as Bhairadya (with many other names), is the fierce form of
Lord Shiva. This form is one of the most important deities
in some parts of Nepal. Bhairava is invoked in prayers to destroy
foes and the name should not be misunderstood with Bhairavi,
which is not Lord Shiva, but His consort
Durga in Her most terrifying aspect almost indistinguishable from
There are few stories about the origin of Bhairava.
Few of them cover the tale of Sati, the first
Shiva's wife. Sati, the daughter of an ancient god
- Daksha (in Satya Yuga), had chosen to marry Shiva.
Daksha disapproved this because for him Shiva was rather
a paradoxical ascetic character associated with
animals, ash, snakes, and ghosts. One day, Daksha held
a religious sacrifice (yagna) and invited all the gods, but
not Sati and Shiva. However, Sati came uninvited
to look at the sacrifice rituals and after hearing her father's sharp
and ridiculing words in direction of Shiva she threw herself
into the ritual pyre. (This is also why the
custom "Sati", when
widowed women ended their life alive in the funeral
pyre with their deceased husbands, preserved later in India.)
When Shiva found out what happened,
He destroyed the yagna and killed Daksha.
Shiva then took the Sati's corpse
on His back and ran fiercely all around the world demolishing everything.
Lord Vishnu wanted to help Shiva
and used His divine discus to cut the Sati's body into
pieces in order to stop the Shiva's outrage.
The pieces of Sati's body fell
all around and the spots her parts fell onto are now known as Shakti
Peethas. Shiva is believed to be guarding each of
these Shakti Peethas in His fiercest
form called Bhairava. Parvati
is the incarnation of Sati and She (not Sati) is the Mother
of Ganesha and Skanda
as the Shiva's second consort.
Bhairava has eight forms:
1) Kala Bhairava, 2) Asitanga Bhairava, 3) Samhara Bhairava, 4) Ruru
Bhairava, 5) Krodha Bhairava, 6) Kapala Bhairava, 7) Rudra Bhirava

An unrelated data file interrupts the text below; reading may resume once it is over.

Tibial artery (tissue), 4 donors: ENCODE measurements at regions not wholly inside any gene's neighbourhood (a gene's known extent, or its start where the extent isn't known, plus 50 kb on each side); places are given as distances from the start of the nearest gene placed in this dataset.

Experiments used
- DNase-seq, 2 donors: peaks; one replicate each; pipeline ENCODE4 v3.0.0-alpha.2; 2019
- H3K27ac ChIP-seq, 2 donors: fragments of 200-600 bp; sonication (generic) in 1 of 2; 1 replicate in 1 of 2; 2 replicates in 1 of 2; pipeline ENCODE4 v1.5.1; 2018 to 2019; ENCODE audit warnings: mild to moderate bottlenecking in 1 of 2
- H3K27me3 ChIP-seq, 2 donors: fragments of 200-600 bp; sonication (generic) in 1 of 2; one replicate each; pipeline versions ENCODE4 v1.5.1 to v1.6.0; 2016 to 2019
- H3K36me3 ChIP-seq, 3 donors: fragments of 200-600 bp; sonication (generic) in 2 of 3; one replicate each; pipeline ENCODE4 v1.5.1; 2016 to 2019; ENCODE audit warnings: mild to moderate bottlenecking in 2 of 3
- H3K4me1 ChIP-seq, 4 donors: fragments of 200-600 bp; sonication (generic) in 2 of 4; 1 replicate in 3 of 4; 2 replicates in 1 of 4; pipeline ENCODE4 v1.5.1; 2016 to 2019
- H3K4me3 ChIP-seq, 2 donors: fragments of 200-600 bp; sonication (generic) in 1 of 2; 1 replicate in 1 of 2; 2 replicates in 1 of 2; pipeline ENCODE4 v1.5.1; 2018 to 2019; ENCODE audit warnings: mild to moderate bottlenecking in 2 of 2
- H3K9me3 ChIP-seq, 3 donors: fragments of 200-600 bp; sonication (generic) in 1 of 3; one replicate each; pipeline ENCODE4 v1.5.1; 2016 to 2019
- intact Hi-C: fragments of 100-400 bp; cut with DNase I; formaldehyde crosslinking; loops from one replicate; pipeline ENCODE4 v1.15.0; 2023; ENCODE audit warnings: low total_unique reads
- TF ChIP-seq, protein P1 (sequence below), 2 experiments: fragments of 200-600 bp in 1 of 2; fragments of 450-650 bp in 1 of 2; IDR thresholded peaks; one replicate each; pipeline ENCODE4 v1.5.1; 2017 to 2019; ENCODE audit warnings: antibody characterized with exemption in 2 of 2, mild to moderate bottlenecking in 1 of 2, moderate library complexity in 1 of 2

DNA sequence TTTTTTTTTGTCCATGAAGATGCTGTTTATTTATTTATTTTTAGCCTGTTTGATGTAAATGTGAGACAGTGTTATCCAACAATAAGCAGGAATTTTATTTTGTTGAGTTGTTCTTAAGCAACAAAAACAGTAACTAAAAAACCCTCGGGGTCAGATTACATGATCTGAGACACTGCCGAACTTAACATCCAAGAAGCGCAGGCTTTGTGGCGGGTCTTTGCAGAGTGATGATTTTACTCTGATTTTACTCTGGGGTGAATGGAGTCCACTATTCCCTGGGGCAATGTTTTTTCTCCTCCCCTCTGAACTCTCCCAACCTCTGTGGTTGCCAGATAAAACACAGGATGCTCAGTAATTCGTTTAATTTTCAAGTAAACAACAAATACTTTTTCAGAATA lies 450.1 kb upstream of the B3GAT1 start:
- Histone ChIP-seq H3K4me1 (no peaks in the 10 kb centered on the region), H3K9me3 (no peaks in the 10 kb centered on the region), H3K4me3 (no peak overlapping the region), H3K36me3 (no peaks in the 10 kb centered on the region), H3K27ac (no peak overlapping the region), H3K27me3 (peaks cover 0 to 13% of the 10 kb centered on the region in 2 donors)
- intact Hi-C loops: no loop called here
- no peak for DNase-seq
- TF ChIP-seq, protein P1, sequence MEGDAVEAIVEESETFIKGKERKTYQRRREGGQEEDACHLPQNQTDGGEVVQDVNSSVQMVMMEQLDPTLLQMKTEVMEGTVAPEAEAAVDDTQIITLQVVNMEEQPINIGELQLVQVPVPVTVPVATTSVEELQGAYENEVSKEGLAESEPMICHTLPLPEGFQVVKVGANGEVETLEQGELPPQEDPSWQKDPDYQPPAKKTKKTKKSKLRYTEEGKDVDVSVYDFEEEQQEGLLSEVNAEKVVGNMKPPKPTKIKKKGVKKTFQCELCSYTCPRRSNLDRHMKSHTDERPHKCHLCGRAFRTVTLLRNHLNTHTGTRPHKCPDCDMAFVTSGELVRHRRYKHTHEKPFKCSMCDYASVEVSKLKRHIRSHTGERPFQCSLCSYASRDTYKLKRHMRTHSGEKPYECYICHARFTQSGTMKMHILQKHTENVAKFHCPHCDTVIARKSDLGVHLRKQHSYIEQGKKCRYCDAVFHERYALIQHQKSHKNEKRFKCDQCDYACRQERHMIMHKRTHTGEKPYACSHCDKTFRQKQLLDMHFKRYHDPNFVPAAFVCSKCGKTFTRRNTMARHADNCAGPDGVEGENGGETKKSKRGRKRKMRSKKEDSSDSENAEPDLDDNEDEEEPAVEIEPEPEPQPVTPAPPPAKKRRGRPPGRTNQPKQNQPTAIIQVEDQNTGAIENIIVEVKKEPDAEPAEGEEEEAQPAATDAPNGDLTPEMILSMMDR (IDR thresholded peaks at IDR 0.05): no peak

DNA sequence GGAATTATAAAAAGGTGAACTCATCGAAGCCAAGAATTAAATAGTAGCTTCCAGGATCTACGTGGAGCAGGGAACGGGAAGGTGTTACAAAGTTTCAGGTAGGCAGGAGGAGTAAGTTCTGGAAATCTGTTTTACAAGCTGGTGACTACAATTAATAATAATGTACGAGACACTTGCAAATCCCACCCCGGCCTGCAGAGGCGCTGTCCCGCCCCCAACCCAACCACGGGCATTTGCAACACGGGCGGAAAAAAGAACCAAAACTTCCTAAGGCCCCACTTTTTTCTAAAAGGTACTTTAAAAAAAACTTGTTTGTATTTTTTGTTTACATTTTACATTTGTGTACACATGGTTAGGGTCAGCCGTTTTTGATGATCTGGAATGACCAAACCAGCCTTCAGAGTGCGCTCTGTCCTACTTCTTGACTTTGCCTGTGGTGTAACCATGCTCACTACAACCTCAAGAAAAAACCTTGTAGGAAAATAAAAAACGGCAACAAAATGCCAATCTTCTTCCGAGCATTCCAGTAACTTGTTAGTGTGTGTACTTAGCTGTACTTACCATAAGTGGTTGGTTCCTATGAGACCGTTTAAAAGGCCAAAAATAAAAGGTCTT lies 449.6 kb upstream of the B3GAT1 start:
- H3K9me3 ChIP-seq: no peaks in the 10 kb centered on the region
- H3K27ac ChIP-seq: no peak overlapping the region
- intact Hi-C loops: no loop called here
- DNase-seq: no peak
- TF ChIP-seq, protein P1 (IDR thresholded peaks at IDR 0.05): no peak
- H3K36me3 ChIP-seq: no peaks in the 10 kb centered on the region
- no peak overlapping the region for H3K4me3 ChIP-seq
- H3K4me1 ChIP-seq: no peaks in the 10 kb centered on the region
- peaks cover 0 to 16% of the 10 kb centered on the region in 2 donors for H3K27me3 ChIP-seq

and 8) Unmatta Bhairava.
Bhairava is the important deity of the Newa indigenous
people of Nepal.
has also His month. In Ribhu Gita it is written (Shiva says):
"Among Months, I am Margashirsha
In Hinduism, Ardhanari is an androgynous (both male and female)
deity composed of Shiva and His consort Shakti, representing
the synthesis of masculine and feminine energies. Sometimes called
Ardhanarishvara, Shiva in this form is the Lord whose
half is female. Some people interpret both forms as "the half
male" (Shiva) and "the half female" (Parvati).
The origin of the word "Sloven"
is not quite clear. In Tamil, one of the oldest languages in the
world (of Dravidian origin), the word "sol"
(the term may also be inflected as "solu-", "solv-",
etc.) means "to praise", but also "to say",
which is surprisingly consistent with the meaning of our Slovak words
such as "to celebrate" (slavit)
or "to praise". Slovak "slovo" in
English is "word". Some ideas presented by Dr.
Cyril A. Hromnik, for example, support the hypothesis that the
root of the name "Sloven", "Sloveni", "Slovak"
(or "Slavian", etc.) comes from two Tamil words -
"sol" and "veni".
Dr. Hromník supports this viewpoint by few other Tamil words almost
identical with Slovak - for example, "tassar" (Tamil),
which means the same as Slovak "carpenter" ("tesar"
in Slovak; however, there are many other similar words). The second
word "veni" in Tamil
means dense and entangled hair. The term "Sloveni"
may therefore refer to the people who praised someone with big
hair. The only God we know of that has big hair is Lord
Shiva. The links between the ancient Slavic people and
Dravidians must have been very intimate.